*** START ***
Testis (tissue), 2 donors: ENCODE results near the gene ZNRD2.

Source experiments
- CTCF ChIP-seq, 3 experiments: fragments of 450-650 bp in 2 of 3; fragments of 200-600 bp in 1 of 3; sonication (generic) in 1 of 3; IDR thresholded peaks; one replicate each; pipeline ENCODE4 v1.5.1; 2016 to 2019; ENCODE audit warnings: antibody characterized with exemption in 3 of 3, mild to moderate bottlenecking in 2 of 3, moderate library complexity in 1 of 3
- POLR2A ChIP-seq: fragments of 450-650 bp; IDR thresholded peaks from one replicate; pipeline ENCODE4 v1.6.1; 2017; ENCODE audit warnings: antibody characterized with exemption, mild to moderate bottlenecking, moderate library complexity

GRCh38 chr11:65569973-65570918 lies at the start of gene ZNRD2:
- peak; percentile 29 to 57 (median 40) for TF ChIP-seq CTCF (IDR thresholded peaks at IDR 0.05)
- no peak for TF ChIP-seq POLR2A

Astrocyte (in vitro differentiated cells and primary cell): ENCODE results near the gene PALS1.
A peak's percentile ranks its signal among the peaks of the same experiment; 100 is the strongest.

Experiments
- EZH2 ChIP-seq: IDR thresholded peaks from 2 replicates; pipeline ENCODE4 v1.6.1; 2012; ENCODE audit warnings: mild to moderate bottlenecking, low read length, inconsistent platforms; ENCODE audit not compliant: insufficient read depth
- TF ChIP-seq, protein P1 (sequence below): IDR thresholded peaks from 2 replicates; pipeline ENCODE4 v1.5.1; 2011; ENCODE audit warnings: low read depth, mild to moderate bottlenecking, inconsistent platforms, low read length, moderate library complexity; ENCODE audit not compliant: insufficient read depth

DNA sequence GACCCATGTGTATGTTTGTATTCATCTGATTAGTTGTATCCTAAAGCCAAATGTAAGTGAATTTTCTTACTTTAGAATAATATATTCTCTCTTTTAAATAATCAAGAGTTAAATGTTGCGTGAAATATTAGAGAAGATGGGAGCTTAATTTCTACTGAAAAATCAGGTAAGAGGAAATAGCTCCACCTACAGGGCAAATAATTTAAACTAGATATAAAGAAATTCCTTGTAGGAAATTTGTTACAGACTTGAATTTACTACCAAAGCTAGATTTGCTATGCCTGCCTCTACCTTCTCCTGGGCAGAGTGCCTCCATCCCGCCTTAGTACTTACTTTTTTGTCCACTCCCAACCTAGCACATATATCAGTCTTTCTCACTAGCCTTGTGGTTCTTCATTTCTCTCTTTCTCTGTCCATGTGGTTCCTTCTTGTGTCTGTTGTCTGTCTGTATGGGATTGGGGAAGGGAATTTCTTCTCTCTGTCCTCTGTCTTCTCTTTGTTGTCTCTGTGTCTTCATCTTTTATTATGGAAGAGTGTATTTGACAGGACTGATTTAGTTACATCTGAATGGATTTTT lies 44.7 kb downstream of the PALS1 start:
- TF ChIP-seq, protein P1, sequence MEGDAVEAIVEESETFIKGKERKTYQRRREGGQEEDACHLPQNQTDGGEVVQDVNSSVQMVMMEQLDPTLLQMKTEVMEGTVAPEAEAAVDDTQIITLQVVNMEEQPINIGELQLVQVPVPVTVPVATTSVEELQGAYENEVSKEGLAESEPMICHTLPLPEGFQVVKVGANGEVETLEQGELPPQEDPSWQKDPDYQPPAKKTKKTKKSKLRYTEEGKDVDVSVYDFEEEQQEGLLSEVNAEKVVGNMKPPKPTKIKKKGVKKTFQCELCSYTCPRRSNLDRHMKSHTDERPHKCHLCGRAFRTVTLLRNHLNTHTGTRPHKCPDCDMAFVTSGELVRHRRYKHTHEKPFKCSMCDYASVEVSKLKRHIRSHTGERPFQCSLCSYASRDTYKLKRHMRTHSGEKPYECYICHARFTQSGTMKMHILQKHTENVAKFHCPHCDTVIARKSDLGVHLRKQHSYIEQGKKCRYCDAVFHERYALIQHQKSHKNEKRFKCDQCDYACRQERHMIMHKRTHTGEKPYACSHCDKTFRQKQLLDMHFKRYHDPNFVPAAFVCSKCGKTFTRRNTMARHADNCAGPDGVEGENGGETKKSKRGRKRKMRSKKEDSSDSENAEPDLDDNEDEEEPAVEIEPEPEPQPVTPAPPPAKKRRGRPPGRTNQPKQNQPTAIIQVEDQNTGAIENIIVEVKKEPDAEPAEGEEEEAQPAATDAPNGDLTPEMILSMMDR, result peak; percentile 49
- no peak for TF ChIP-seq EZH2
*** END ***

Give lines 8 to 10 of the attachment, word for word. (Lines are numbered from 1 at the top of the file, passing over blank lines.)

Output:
Astrocyte (in vitro differentiated cells and primary cell): ENCODE results near the gene PALS1.
A peak's percentile ranks its signal among the peaks of the same experiment; 100 is the strongest.

Experiments